• Build and confirm your work from a private workspace before submitting your code
  • Execute automated builds and tests on specific branches upon check-in
  • Improve the quality of software and delivery time to market
  • Popular continuous integration tools, like Electric Commander from Electric Cloud, Parabuild from Viewtier, and Anthill Pro from UrbanCode, all support their own integrations with Perforce.

 A Scalable Agile process framework featuring the following was outlined:

  • A single prioritized backlog for all teams, so high-priority tasks always receive immediate attention.
  • Kanban processes with WIP limits, so teams don’t have to spend a lot of time in release planning, and to ensure that individual tasks are completed as quickly as possible.
  • On-demand resources, so each team can build and test its own contributions quickly and avoid making the QA lab a bottleneck.
  • A code review process that allows designated reviewers to accept or reject a large number of code submissions.
  • A “take what’s ready” approach to releases, so organizations could provide new functionality as frequently as required by customer needs and expectations.

The processes and tools that could facilitate Scalable Agile was discussed. These include online Agile planning tools, online collaboration, global code management, decentralized code management, ScrumBan processes, tools for on-demand merging and testing by contributors, code review workflows, stream-based tools for managing multiple releases and custom versions, and continuous integration tools provided in the cloud.

While the journey to Scalable Agile may be a long one, each of the steps down the path provides immediate benefits. The growing development groups consider:

  • Implementing ScrumBan, to start moving toward lean methods.
  • Deploying online planning and collaboration tools, to improve the effectiveness of distributed teams and contributors.
  • Deploying advanced code management platforms, to support distributed development and manage multiple releases and versions.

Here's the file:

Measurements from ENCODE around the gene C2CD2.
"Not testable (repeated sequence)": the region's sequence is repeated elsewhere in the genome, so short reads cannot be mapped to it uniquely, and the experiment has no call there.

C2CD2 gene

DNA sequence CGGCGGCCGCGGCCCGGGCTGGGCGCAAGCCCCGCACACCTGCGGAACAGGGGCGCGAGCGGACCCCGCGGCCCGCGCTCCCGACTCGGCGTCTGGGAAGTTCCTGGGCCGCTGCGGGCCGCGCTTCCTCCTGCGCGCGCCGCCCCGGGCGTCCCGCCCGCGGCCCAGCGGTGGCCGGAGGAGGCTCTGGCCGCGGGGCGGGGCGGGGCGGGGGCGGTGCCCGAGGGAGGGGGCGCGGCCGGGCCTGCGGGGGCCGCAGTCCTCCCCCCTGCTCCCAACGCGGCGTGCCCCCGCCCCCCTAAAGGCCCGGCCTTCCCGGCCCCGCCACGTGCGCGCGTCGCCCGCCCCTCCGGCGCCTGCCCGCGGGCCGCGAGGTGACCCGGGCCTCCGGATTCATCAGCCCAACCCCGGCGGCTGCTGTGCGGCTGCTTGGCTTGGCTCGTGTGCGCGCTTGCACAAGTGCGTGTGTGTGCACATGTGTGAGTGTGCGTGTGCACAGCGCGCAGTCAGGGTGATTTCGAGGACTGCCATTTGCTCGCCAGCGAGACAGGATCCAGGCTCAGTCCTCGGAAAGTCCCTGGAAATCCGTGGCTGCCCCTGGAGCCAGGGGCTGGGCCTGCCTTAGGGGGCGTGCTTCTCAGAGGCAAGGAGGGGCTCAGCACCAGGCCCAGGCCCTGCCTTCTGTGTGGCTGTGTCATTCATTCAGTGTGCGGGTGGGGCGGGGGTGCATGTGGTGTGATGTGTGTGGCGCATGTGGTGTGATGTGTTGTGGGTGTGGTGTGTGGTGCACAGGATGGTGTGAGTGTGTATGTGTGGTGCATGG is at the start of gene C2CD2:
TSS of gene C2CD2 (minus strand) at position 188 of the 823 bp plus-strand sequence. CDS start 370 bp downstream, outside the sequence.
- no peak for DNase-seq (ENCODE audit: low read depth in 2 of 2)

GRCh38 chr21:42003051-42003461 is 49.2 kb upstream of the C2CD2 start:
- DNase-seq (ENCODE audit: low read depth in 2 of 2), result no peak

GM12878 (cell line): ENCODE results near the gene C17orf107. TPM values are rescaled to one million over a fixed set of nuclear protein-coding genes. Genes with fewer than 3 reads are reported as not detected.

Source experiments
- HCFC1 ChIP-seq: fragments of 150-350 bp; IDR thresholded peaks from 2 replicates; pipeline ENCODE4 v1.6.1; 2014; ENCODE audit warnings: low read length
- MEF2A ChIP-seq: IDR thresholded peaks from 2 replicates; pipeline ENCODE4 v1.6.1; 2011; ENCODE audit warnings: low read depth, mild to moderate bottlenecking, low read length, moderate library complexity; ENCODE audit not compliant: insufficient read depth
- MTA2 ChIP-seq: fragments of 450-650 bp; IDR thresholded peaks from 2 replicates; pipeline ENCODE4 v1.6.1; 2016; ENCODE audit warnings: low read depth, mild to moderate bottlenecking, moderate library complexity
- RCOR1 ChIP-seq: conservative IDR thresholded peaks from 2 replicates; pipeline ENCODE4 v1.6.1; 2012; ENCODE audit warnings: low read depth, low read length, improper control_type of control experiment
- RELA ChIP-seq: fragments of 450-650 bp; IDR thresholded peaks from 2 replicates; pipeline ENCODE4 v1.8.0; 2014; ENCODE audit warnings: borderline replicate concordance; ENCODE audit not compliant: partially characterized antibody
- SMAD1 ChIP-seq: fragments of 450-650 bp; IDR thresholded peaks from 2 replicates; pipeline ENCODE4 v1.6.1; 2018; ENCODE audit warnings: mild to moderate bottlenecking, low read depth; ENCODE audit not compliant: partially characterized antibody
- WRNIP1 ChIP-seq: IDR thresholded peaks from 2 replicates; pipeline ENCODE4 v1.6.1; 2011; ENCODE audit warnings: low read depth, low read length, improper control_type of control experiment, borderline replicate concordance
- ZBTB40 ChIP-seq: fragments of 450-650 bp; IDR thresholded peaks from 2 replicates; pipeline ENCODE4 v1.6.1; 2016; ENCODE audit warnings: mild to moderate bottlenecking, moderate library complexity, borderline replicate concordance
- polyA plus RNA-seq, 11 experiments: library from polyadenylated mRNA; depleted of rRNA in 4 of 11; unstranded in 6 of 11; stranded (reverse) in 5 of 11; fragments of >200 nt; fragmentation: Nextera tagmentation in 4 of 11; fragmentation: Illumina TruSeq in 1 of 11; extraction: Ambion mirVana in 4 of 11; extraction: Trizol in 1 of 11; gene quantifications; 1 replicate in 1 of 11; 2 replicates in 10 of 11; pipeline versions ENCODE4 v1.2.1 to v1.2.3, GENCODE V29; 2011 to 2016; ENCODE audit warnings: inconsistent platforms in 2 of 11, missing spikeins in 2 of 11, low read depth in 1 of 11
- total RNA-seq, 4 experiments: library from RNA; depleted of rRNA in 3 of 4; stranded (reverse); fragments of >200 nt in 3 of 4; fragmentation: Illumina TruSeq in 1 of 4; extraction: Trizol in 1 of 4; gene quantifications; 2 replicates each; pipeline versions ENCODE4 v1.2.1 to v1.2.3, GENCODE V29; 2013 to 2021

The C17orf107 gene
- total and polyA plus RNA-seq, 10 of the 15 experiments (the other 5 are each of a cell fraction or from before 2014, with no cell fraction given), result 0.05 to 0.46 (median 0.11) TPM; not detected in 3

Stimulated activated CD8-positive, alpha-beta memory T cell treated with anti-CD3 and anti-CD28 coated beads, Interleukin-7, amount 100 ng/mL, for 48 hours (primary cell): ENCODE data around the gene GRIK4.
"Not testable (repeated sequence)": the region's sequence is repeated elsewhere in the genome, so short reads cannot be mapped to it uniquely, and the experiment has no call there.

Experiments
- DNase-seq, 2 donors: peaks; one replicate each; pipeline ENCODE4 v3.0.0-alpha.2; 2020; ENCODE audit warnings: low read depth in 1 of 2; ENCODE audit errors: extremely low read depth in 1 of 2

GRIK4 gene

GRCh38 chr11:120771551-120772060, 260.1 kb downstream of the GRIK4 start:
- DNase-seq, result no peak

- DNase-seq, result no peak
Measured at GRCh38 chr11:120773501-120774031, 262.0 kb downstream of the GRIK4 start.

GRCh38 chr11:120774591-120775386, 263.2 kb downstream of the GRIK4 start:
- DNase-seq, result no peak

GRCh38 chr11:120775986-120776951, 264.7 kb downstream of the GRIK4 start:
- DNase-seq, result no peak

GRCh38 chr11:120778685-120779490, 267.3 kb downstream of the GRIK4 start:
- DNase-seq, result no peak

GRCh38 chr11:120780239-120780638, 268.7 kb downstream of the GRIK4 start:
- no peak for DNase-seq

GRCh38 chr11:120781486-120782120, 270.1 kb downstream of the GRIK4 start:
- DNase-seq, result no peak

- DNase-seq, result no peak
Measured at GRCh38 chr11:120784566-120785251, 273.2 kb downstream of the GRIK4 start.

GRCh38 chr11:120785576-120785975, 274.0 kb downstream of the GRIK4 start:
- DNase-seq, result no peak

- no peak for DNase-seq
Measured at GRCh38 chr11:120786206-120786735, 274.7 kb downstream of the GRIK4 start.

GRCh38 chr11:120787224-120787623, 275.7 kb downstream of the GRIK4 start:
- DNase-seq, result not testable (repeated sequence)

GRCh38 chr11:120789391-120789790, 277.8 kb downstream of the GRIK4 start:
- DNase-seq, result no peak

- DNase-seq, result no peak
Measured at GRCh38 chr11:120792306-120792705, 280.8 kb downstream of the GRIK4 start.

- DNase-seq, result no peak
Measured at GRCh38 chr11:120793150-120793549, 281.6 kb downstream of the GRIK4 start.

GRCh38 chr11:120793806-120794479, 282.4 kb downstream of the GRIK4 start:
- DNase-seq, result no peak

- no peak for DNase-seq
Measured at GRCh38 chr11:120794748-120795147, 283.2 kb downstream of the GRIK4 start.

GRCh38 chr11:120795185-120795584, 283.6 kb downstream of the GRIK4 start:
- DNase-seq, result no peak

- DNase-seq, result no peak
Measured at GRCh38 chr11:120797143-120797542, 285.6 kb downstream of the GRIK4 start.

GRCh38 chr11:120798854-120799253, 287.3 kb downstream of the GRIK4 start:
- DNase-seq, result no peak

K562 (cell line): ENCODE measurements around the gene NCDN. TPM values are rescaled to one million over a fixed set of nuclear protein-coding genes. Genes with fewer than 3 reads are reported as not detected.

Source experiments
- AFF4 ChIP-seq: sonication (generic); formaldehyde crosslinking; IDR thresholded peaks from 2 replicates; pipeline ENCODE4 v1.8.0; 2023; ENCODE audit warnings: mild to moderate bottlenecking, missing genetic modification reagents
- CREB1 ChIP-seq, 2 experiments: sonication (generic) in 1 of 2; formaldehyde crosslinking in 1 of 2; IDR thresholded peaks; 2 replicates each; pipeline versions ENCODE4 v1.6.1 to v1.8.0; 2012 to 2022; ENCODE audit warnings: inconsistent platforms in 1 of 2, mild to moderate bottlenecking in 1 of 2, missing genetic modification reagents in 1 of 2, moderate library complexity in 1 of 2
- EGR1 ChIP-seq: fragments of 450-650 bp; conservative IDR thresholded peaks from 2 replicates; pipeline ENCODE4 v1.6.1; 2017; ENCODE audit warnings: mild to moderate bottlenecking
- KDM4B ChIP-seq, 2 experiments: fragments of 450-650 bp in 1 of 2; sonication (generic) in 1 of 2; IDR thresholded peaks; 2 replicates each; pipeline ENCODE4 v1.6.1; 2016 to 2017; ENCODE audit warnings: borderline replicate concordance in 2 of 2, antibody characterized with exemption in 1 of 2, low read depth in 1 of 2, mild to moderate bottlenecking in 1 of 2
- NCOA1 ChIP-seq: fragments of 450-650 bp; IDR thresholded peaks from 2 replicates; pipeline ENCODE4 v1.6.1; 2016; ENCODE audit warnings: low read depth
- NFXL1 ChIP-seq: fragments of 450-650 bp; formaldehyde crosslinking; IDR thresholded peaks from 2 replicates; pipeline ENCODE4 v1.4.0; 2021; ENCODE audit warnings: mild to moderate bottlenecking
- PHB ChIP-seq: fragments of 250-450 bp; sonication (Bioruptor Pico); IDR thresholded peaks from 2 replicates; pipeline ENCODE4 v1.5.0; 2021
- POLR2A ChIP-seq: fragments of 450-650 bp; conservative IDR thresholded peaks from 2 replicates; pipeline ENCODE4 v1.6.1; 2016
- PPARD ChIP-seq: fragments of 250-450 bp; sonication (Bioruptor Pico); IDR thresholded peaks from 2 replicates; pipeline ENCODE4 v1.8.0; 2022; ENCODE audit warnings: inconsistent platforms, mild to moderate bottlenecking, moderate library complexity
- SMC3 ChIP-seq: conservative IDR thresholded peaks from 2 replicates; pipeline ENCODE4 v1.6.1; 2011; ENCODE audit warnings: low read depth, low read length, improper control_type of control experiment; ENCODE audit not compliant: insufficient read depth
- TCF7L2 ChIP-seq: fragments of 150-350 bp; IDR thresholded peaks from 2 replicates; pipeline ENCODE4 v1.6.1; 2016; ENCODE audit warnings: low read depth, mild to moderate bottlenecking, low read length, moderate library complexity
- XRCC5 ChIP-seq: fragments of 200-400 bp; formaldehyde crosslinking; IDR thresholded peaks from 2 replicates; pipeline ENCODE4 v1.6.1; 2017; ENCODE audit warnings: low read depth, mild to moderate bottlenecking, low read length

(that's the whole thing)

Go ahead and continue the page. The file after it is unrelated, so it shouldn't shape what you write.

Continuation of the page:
• Begin investing in Continuous Integration and on-demand build and test systems.
  • Adjust the dial on continuous delivery gradually, to allow time for all your teams to adjust.
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PEARL XVI : SCRUMBAN – A tool for software production and Support

PEARL XVI : Scrumban is a combination between Scrum and Kanban methodologies for increased applicability and versatility tool for software production and support focused companies.

Scrum is an iterative and prescriptive process for building software using the Agile methodology. A development team plans and commits to completing a certain amount of work in a certain time period called a sprint. At the end of the sprint, the team reviews the work with a product owner. They then hold a retrospective to analyze their processes during the sprint, and determine what can be improved next time.

Scrum can be an effective tool for introducing teams to Agile. Its more rigid structure provides a framework of understanding that is far easier to grasp than the loose nature of Kanban might be for teams used to rigidly planned waterfall-style projects.

The daily standup, planning, review, and retrospective meetings are excellent touch points for periodic checking in with the work that is happening and reviewing with stakeholders. The retrospective itself is the crown jewel of the Scrum framework, and is what enables teams to focus on continuous improvement, or Kaizen.

One of the primary motivations for moving a team to Scrum is to get away from the often restrictive and inefficient processes of the waterfall model. In this model, there is frequently too much time spent on planning and designing before any work begins. After that, teams find themselves unable to respond to change later in the project as the developing and testing proceeds. All of this is why waterfall is a sub-optimal process for software development.

But look at the makeup of a typical Scrum sprint:

  1. Team plans the work that will be worked on over the next sprint.
  2. During planning, teams try to design as many features as possible, so that they can more accurately estimate what they can complete during the Sprint.
  3. During the Sprint, the team develops and then tests their user stories.
  4. At the end of the Sprint, the Product Owner reviews the work completed, and decides which of the stories are shippable and ready for production.

What does this mean? Scrum is a series of miniature waterfall projects wrapped up into iterations called “Sprints.” This is a push-based system, where another solution would be to use a pull-based one. Enter Scrumban.